This was a book I read when I was a child, so it is a bit flexible on the details.

The story held a part about a brother and a sister (might be orphans / on the run) holding some kind of a digital book that has a connection to a central education center with paid actors that work there and in a "real time" manner sends video(s) to that book, teaching the kids.

That digital book also held some kind of AI that helped the kids learn better...

It might be some ancient book that belong to my father, he can't recall... :(

  • 4
    Could you give us a more accurate date? We don't know your age so have no idea of when you were a child. It isn't Neal Stephenson's Diamond Age by any chance, is it?
    – terdon
    Nov 8, 2015 at 18:20
  • 2
    Was this book in English or another language? Nov 8, 2015 at 18:29
  • possibly the same as scifi.stackexchange.com/questions/218059/… (which is newer but has an accepted answer)
    – Otis
    Aug 27, 2019 at 18:01

1 Answer 1


While not a perfect match, Neal Stephenson's The Diamond Age has some similitudes.

In fact there are two books, one is created for the daughter of a rich man in a Victorian-like social group, while the other is stolen by a poor guy who gives it to his sister.

Some tips about the society that may help to recognize if it is the same book:

It is a futuristic society, nations are no longer relevant but people organize themselves in "afine" groups around the world. Matter is not important, thanks to nanotechnology anyone can build anything; what is important are the designs to produce the goods. Even the poor people have a nano-producing machine at home, but they have a limited supply of nanites with which build things.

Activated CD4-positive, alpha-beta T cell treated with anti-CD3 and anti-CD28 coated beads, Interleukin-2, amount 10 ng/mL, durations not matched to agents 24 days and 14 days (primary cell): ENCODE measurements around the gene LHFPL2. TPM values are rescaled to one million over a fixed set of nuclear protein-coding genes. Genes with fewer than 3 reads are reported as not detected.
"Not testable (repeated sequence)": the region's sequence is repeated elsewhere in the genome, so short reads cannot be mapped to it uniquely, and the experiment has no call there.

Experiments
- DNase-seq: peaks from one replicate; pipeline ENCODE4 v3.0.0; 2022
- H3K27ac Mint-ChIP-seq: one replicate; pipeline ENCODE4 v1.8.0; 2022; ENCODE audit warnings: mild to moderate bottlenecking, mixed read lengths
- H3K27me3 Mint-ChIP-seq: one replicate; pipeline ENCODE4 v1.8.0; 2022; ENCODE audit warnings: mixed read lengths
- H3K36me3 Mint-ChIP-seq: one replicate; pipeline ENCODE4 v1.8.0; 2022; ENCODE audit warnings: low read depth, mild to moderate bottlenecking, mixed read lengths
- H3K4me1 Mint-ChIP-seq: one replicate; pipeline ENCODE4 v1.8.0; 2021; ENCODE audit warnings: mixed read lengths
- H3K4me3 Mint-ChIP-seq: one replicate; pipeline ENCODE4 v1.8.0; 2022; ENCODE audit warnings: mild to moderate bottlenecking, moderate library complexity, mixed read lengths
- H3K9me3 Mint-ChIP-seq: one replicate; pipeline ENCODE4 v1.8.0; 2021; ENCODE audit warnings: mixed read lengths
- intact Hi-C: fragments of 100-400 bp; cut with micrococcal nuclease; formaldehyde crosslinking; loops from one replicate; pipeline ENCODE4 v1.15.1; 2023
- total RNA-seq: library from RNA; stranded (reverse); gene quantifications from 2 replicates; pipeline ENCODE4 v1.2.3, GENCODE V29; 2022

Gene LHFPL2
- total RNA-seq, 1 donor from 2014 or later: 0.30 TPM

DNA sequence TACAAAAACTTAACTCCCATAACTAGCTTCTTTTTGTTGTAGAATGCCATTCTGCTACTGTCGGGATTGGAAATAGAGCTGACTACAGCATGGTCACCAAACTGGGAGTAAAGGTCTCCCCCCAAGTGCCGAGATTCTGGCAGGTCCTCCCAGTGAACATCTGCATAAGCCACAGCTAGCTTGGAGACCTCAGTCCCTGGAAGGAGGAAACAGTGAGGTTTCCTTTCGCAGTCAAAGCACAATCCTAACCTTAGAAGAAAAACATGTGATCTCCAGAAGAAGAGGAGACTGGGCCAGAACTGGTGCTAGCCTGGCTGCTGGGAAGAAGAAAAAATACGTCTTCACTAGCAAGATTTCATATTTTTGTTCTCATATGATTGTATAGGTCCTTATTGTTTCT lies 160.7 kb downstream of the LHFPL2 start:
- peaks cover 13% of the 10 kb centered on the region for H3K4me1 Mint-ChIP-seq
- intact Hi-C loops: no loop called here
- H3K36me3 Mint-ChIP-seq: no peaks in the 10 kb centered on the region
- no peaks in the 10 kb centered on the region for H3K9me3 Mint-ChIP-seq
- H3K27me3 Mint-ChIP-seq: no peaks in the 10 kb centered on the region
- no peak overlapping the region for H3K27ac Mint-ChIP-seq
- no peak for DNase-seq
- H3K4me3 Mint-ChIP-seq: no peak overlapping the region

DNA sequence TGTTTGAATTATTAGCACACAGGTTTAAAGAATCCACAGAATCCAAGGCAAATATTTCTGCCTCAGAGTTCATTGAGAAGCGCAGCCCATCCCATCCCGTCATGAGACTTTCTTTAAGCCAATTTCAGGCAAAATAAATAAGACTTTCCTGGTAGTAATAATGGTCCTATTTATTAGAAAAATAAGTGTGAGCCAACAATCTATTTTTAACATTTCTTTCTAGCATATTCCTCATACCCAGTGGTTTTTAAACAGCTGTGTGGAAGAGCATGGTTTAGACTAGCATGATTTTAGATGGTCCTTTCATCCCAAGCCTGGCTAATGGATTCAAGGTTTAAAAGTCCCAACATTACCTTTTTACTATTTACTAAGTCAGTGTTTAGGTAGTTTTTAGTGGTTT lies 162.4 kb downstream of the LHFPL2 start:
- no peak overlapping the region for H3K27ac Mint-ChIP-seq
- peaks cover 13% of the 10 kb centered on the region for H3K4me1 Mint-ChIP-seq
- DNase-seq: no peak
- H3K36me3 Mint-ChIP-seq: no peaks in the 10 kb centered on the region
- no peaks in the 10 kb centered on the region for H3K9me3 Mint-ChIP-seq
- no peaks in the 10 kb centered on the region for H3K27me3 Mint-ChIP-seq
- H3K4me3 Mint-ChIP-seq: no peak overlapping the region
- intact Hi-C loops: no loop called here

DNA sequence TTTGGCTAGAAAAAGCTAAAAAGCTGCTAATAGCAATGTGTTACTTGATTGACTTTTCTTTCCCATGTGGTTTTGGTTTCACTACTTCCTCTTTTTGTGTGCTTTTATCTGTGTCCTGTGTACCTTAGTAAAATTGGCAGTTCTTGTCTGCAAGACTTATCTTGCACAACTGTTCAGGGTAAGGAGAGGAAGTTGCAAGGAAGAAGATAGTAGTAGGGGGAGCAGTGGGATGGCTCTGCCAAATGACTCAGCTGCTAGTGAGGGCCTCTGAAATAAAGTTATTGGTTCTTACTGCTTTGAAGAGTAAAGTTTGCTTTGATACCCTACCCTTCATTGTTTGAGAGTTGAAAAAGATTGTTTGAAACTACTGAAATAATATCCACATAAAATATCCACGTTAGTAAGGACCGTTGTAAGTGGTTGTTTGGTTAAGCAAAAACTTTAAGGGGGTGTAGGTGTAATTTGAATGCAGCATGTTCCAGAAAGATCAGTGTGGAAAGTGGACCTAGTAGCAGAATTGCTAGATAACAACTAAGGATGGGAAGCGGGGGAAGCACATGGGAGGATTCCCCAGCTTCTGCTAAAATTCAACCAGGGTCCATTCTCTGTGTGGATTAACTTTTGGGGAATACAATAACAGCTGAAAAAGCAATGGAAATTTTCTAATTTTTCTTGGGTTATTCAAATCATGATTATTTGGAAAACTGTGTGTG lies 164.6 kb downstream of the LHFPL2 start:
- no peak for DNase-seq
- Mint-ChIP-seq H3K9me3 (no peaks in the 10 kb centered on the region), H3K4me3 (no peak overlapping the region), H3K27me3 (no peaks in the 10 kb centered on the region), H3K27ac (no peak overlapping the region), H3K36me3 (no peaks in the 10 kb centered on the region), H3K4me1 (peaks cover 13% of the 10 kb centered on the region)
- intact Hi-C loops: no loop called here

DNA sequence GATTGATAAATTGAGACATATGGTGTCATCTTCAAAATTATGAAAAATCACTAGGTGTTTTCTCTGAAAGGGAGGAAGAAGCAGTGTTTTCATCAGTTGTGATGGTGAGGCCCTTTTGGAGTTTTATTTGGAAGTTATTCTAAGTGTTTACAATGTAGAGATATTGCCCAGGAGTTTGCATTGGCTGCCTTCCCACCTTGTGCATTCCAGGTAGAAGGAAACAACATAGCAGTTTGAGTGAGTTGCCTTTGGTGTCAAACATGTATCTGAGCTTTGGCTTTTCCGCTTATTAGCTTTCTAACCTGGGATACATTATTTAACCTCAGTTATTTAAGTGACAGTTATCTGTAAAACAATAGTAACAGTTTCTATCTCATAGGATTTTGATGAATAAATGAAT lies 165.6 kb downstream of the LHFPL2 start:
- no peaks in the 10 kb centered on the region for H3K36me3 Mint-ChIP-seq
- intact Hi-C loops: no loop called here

And for the plot

The poor girl that receives the book runs out of home with his brother, the girl is "adopted" by the Victorian group but his brother is not allowed due to his criminal history; the actress voicing the book (who learns about her situation due to the text she is told to speak) tries to locate the girl, and joins some weird technocult who can decrypt communications, and they all get caught in a Chinese nationalist surge (as usual with Mr. Stephenson's books, the end is quite confusing and sort of a deus ex machina)

  • lol, just posted that as a comment. No siblings as I recall though.
    – terdon
    Nov 8, 2015 at 18:20
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    @terdon there were two siblings, a boy who stole the book from the technic that -illegaly- made a duplicate, and his sister who received the book. The brother did not use it at all, though.
    – SJuan76
    Nov 8, 2015 at 18:23
  • Ah, yes! I really should re-read this, it's been ages and it blew my mind as a kid. Thanks.
    – terdon
    Nov 8, 2015 at 18:31

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